Oct 26, 2007 (08:10 PM EDT)
802.11n Wireless: Is Now The Time To Deploy?
Read the Original Article at InformationWeek
In most enterprises, Ethernet plus a little Wi-Fi equals network access. Sure, some industries thrive on wireless LANs, but more commonly, Wi-Fi is a convenience, deployed to provide mobile access to information in public spaces.
Proponents of the emerging 802.11n standard say that dynamic is poised to change. They argue that the speed and range improvements in 11n will let organizations relegate wired Ethernet to the core and distribution layers of the network. Wi-Fi will emerge as the main access medium. And of course, this newfound mobility will forever alter the way people work, increasing productivity.
If Ethernet is a conventional org structure, they say, Wi-Fi is the matrix.
The big question for IT: Is this a compelling vision of the future or just another round of industry hype? Upward of 200 million Wi-Fi chipsets were sold in 2007, according to InStat. If you care to bet that those numbers will decline in coming years, you'll find plenty of action. Meanwhile, the 802.11n standard will likely be ratified by the Institute of Electrical and Electronics Engineers in mid- to late 2008, and 11n will soon make up the vast majority of Wi-Fi chipset and system sales. You do the math.
Still, time marches on. At issue for most enterprises is not whether they'll deploy 802.11n, but when and how.
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Most organizations won't consider adopting a network technology before standards are fully ratified. Experienced network professionals are content waiting for second-generation 802.11n offerings, thanks very much, while launching a few pilots.
For once, though, first adopters looking for competitive advantage won't be putting too much on the line--there are important factors in play here that mitigate risk. First, while early phases of 802.11n standards development produced plenty of design debate, it's been more than a year since most vendors have coalesced around a framework developed by a consortium of wireless chip developers and equipment makers. While the initial design on which 11n Draft 1 was developed had several notable deficiencies, the Draft 2 spec is reasonably solid. The IEEE has responded to thousands of formal comments related to both drafts, and any changes implemented between now and the final standard will likely be addressable through firmware updates. Even the worst-case scenario, in which a change is made that can't be corrected in firmware, won't render draft products inoperable with those based on the final spec. At worst, we'll see minor problems related to performance or battery efficiency.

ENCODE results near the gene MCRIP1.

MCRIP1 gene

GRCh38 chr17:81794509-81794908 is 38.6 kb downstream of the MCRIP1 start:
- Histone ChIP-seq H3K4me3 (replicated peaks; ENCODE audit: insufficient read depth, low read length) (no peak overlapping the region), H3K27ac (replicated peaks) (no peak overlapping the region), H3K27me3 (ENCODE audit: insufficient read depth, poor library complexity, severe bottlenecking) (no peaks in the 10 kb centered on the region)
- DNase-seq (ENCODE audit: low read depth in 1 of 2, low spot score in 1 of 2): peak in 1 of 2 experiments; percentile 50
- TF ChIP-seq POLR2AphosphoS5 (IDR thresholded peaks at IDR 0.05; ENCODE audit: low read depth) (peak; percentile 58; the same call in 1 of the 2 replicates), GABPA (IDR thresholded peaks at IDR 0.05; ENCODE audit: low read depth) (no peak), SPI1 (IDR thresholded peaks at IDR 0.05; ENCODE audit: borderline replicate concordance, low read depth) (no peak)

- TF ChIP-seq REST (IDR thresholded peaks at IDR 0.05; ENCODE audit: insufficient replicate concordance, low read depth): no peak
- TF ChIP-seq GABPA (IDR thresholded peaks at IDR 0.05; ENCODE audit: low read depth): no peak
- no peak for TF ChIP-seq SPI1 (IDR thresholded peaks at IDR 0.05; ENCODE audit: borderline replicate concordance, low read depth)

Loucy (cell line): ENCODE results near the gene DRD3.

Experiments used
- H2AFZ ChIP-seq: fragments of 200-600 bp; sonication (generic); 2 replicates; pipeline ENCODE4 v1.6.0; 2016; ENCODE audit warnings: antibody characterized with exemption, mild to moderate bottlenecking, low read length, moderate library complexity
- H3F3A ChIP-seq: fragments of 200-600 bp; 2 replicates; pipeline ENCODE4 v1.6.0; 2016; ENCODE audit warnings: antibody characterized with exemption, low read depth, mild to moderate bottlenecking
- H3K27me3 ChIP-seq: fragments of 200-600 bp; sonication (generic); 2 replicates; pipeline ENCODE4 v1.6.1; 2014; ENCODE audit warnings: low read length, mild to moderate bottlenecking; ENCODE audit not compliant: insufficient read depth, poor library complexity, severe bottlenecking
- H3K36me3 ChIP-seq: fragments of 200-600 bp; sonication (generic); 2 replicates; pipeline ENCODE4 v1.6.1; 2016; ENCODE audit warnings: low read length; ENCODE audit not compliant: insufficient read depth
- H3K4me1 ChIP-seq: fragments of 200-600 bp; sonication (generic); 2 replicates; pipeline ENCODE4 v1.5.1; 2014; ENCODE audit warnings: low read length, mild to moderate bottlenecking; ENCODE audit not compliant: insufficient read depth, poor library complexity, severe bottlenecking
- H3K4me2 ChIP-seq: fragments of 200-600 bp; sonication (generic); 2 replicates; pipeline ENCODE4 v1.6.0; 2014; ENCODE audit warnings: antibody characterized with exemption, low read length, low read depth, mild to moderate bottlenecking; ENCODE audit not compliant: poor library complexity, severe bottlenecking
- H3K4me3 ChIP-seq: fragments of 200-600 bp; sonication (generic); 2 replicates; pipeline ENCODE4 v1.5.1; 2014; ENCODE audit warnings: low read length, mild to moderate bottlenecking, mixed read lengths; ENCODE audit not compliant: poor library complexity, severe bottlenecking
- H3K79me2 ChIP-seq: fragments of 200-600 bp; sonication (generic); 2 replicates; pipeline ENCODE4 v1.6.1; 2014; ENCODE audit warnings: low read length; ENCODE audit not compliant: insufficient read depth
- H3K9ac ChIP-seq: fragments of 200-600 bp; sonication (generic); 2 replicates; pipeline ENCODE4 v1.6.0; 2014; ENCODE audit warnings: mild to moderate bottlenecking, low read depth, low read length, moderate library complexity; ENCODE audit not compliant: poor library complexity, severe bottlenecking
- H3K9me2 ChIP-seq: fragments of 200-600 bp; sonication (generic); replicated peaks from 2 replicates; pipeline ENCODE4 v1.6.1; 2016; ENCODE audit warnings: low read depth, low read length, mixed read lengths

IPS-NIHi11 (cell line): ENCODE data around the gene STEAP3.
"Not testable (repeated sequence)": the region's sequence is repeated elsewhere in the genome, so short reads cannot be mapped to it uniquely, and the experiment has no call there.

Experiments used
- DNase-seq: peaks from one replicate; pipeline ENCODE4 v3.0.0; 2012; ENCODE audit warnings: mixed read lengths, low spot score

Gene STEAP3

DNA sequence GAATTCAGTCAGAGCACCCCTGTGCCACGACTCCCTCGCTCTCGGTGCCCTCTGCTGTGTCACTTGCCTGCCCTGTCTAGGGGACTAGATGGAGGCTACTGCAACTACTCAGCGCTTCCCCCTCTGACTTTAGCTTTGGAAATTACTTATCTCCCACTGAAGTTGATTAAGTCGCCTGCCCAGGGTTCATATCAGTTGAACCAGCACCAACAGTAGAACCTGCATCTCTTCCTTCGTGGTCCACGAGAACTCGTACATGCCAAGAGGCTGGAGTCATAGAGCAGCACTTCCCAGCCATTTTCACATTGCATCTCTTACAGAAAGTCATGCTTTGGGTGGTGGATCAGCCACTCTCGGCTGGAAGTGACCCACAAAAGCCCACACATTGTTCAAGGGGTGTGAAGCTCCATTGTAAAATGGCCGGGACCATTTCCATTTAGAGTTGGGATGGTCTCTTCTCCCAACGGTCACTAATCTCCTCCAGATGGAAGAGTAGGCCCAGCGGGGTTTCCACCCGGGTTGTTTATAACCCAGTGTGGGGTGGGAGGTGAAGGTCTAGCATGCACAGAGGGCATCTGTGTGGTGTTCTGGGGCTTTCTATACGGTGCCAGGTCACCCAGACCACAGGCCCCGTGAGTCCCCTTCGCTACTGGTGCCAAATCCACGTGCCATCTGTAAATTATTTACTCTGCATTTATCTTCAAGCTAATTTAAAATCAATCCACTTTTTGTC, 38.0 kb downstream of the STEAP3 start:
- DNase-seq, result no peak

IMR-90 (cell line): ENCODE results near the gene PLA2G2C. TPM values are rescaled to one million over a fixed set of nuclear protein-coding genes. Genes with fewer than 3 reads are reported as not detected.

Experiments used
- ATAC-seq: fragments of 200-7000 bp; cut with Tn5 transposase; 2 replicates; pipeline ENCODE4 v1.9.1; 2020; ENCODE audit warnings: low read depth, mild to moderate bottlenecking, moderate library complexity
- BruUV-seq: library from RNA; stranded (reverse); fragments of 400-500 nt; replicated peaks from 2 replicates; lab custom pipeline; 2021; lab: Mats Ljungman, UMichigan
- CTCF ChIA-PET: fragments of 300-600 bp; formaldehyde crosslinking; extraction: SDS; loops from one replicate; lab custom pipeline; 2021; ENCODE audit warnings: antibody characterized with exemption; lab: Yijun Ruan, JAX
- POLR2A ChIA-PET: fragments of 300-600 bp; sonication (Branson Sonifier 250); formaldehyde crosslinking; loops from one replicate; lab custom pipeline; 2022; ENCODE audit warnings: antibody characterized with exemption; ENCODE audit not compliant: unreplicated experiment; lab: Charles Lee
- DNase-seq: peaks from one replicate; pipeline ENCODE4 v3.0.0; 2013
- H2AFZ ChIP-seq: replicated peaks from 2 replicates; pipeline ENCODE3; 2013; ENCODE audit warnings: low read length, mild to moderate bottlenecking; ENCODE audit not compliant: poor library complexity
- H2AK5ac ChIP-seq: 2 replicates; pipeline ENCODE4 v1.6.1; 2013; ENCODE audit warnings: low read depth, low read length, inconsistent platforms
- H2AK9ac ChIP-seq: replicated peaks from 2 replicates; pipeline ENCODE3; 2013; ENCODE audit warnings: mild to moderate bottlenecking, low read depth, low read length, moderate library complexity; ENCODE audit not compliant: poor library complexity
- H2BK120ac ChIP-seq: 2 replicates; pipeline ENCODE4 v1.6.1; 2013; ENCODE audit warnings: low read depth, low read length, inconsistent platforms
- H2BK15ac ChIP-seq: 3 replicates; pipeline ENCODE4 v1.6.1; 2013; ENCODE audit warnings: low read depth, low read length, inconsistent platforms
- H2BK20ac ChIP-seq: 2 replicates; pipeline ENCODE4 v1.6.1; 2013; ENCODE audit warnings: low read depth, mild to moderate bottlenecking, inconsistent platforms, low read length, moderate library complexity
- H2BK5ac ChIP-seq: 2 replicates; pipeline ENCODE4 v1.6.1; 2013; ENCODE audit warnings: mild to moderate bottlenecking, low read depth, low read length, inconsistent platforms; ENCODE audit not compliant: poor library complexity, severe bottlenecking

The second factor mitigating risk is the Wi-Fi Alliance's decision to move forward with certification based on the Draft 2.0 specification. More than 100 products, mostly for small and home offices, have been ratified. While it's true that the Wi-Fi Alliance certifies only a subset of standards interoperability, it provides a de facto seal of approval that carries great weight with consumers, enterprise IT professionals, and equipment manufacturers.
Finally, because the consumer market has been flooded with 802.11n Draft 2 offerings, momentum argues against changes that would diminish interoperability. Now that prices for many consumer-grade 802.11n Draft 2 products have fallen below the magic $100 barrier, few will choose access points based on earlier standards. History has taught us that there's a powerful relationship between the wireless technology people install in their homes and the systems installed in enterprises. The two must be compatible.
For many years, we've seen one simple principle predict trends in enterprise Wi-Fi adoption: Follow the client. While early WLANs relied on PC Card radios, it wasn't until Wi-Fi was embedded into client devices that the market began to take off. Users don't want to deal with add-on network interfaces. More important, by embedding wireless cards in mobile devices, we achieve cost economies while also enhancing overall system performance and efficiency.